Growing up in classical Greece

These days we think of becoming an adult as a gradual process, but to the Greeks it was an instantaneous event.  Though it worked differently for boys and girls.

In the case of a well-born Athenian girl, she would go to a girls' school at the Sanctuary of Brauron, a year or two before marriageable age.  Less privileged girls would get their education at home.

Either way, at the end of their time the girls would perform a ceremony in which they dedicated their toys to the goddess Artemis.  From that instant they became marriageable adults.

 Proud fathers would commission a statue of their girl to commemorate the occasion.  This was like the graduation photos that families take these days, only back in classical Athens the graduation photo was done  in solid marble.

The great majority of statues of girls from the ancient world come from that sanctuary.  The surviving statues are very beautiful and lifelike, so that we have an astonishingly good idea what the girl children of classical Athens looked like.

On the morning of that ceremonial day, the girl was still a girl.  By nightfall, she was a young lady.  This instant graduation system might seem tough on the girls, but oddly the boys had the exact opposite problem.

Every male went into the army at the age of eighteen and returned to civilian life at twenty.  This two year compulsory service system was still in use across Europe only a few decades ago.  As soon as he reached eighteen the Athenian man could vote in the assembly, but...he didn’t obtain his legal majority until his father had passed away.  It was possible for even a forty year old man to still be a legal child.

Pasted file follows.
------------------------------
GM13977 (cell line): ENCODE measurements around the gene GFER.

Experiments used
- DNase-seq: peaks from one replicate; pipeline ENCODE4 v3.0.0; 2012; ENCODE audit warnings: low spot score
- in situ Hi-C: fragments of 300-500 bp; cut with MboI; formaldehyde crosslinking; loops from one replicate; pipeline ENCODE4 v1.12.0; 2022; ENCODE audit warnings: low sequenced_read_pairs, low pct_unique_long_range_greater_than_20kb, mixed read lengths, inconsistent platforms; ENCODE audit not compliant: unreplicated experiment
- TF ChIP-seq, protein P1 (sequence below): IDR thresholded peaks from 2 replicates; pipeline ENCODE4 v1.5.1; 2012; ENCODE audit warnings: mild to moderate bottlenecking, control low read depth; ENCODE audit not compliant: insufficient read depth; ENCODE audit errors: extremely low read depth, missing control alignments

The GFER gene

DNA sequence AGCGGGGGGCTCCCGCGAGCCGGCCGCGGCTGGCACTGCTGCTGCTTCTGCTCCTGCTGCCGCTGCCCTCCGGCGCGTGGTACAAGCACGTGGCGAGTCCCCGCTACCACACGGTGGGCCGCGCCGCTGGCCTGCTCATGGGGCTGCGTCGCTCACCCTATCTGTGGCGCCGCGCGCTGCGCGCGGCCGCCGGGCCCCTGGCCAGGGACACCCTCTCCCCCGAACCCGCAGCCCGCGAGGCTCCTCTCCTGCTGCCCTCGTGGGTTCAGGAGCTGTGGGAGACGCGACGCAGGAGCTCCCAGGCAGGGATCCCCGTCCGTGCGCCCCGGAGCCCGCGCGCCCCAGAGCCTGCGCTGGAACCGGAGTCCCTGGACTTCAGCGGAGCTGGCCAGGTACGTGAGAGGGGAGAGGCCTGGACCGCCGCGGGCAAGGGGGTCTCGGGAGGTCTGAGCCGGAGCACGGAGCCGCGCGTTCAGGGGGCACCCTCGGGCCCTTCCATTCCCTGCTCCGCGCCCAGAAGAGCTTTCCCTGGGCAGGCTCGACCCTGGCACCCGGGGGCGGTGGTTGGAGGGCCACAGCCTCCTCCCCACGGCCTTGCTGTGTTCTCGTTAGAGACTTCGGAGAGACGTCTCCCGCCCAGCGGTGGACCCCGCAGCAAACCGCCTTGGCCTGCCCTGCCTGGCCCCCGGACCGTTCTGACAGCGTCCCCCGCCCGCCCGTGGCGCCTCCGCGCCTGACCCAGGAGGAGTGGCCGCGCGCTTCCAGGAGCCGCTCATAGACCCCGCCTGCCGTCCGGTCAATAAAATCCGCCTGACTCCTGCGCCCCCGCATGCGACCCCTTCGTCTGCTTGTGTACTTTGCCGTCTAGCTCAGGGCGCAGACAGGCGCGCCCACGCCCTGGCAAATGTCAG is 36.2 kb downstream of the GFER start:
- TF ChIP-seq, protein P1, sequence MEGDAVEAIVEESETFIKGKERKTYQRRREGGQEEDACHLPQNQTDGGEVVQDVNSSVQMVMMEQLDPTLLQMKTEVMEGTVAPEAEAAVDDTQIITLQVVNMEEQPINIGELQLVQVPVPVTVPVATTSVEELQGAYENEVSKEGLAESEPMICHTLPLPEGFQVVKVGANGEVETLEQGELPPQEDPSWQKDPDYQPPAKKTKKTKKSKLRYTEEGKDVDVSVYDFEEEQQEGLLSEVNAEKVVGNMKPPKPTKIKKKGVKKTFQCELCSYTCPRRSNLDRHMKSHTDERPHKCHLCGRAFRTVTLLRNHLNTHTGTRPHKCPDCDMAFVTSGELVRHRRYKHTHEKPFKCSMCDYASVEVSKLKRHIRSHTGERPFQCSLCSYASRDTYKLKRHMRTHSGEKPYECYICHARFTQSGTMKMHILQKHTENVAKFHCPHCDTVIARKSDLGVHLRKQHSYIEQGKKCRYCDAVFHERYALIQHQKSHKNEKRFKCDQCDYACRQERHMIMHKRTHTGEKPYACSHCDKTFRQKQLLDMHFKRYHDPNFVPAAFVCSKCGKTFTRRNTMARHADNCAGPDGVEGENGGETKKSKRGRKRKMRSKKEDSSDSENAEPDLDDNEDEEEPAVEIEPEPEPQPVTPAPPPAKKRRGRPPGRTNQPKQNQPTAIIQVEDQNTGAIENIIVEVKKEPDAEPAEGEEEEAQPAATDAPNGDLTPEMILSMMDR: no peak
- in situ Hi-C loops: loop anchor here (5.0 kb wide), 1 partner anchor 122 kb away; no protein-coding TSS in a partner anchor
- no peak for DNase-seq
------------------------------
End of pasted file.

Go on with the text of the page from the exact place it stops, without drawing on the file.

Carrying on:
This had the odd effect that many young women who were legal adults were married to men older than themselves who were legal children!

Gary talks to Sydney Jones

Sydney Jones writes an intriguing mystery series set in Vienna of the early 1900s, starring lawyer and PI Karl Werthen.  Historic Vienna is a terrific locale for this sort of thing.

Like me -- in fact, like pretty much every historical mystery author -- Sydney is interested in not only his time and place, but every time and place.  To which end he interviews other historical authors on his blog, among whom are a few friends of mine.  I have now joined their number.

Sydney interviewed me for his blog.  You can see the conversation here!

Coffee cups: a tool for writers

As you probably know, authors tend to drink coffee.  Here is a present I received from my daughter, Catriona.  Four coffee cups like this:

I was slightly nonplussed when I opened the box.  Yes, they are very lovely coffee cups.  They are also rather black.

Until you add hot coffee.  Then the black disappears to reveal the picture hidden beneath...

It's a Pericles Commission coffee cup!  I now have a cup for each cover.  Note the coffee within.  My devious daughters and wife took the high-res bitmaps used for the covers to have these made.

Here is The Ionia Sanction cooling down.  It reverts to black.

The entire family!  Apparently I have to write more books if I want more coffee cups.

And the latest release, complete with cappuccino:

Starred review in Publishers Weekly for The Marathon Conspiracy

The Marathon Conspiracy, fourth book in the series, has just received its first review, and it's a delight.  This just in from Publishers Weekly...

The future of democracy itself is on the line in Corby’s outstanding fourth historical set in ancient Greece (after 2013’s Sacred Games).

On the eve of elections in Athens, the city’s wise man, Pericles, enlists his inquiry agent, Nicolaos, to deal with a matter that could undermine the elections. In a cave outside Athens, two schoolgirls have discovered a skeleton that may belong to the tyrant Hippias, who defected to the Persians after his ouster, a move that led to the Battle of Marathon.

With the remains are notes, apparently written by the dictator, which may identify still-living traitors who worked with him even after his defection. One of the schoolgirls was killed shortly afterward, and the other has vanished. The multiple puzzles prove a formidable challenge for Nicolaos and his feisty fiancée, Diotima.

Everything works in this installment—the detective business, the action sequences, the plot twists, and the further development of the series lead.

Agent: Janet Reid, FinePrint Literary. (May)
Reviewed on: 03/03/2014